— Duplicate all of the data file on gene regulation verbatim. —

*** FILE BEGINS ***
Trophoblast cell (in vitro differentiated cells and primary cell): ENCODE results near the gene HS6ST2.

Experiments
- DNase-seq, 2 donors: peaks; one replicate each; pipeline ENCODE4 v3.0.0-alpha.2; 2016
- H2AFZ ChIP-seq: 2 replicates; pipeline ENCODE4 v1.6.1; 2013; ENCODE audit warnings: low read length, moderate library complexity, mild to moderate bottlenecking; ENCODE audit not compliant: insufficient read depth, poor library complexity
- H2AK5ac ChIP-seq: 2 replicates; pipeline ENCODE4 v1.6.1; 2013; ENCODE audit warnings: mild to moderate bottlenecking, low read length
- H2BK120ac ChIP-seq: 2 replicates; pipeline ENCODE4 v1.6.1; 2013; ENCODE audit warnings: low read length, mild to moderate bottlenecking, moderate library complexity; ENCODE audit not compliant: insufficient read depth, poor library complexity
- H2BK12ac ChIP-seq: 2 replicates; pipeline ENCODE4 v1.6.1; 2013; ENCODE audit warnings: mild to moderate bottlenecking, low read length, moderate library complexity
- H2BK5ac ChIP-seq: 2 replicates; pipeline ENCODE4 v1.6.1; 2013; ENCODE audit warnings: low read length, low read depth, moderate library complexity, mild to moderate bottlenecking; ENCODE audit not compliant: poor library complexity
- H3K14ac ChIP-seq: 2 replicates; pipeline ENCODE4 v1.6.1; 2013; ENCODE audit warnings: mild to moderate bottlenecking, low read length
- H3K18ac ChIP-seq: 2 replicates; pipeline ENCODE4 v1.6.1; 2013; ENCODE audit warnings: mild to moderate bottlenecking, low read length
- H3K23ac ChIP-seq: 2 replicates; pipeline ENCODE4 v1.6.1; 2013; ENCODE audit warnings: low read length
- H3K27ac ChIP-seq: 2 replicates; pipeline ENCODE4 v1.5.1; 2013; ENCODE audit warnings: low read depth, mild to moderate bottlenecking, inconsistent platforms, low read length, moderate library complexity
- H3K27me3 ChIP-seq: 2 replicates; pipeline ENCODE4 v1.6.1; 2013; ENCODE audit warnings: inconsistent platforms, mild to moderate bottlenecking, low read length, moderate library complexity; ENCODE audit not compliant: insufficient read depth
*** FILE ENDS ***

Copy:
Trophoblast cell (in vitro differentiated cells and primary cell): ENCODE results near the gene HS6ST2.

Experiments
- DNase-seq, 2 donors: peaks; one replicate each; pipeline ENCODE4 v3.0.0-alpha.2; 2016
- H2AFZ ChIP-seq: 2 replicates; pipeline ENCODE4 v1.6.1; 2013; ENCODE audit warnings: low read length, moderate library complexity, mild to moderate bottlenecking; ENCODE audit not compliant: insufficient read depth, poor library complexity
- H2AK5ac ChIP-seq: 2 replicates; pipeline ENCODE4 v1.6.1; 2013; ENCODE audit warnings: mild to moderate bottlenecking, low read length
- H2BK120ac ChIP-seq: 2 replicates; pipeline ENCODE4 v1.6.1; 2013; ENCODE audit warnings: low read length, mild to moderate bottlenecking, moderate library complexity; ENCODE audit not compliant: insufficient read depth, poor library complexity
- H2BK12ac ChIP-seq: 2 replicates; pipeline ENCODE4 v1.6.1; 2013; ENCODE audit warnings: mild to moderate bottlenecking, low read length, moderate library complexity
- H2BK5ac ChIP-seq: 2 replicates; pipeline ENCODE4 v1.6.1; 2013; ENCODE audit warnings: low read length, low read depth, moderate library complexity, mild to moderate bottlenecking; ENCODE audit not compliant: poor library complexity
- H3K14ac ChIP-seq: 2 replicates; pipeline ENCODE4 v1.6.1; 2013; ENCODE audit warnings: mild to moderate bottlenecking, low read length
- H3K18ac ChIP-seq: 2 replicates; pipeline ENCODE4 v1.6.1; 2013; ENCODE audit warnings: mild to moderate bottlenecking, low read length
- H3K23ac ChIP-seq: 2 replicates; pipeline ENCODE4 v1.6.1; 2013; ENCODE audit warnings: low read length
- H3K27ac ChIP-seq: 2 replicates; pipeline ENCODE4 v1.5.1; 2013; ENCODE audit warnings: low read depth, mild to moderate bottlenecking, inconsistent platforms, low read length, moderate library complexity
- H3K27me3 ChIP-seq: 2 replicates; pipeline ENCODE4 v1.6.1; 2013; ENCODE audit warnings: inconsistent platforms, mild to moderate bottlenecking, low read length, moderate library complexity; ENCODE audit not compliant: insufficient read depth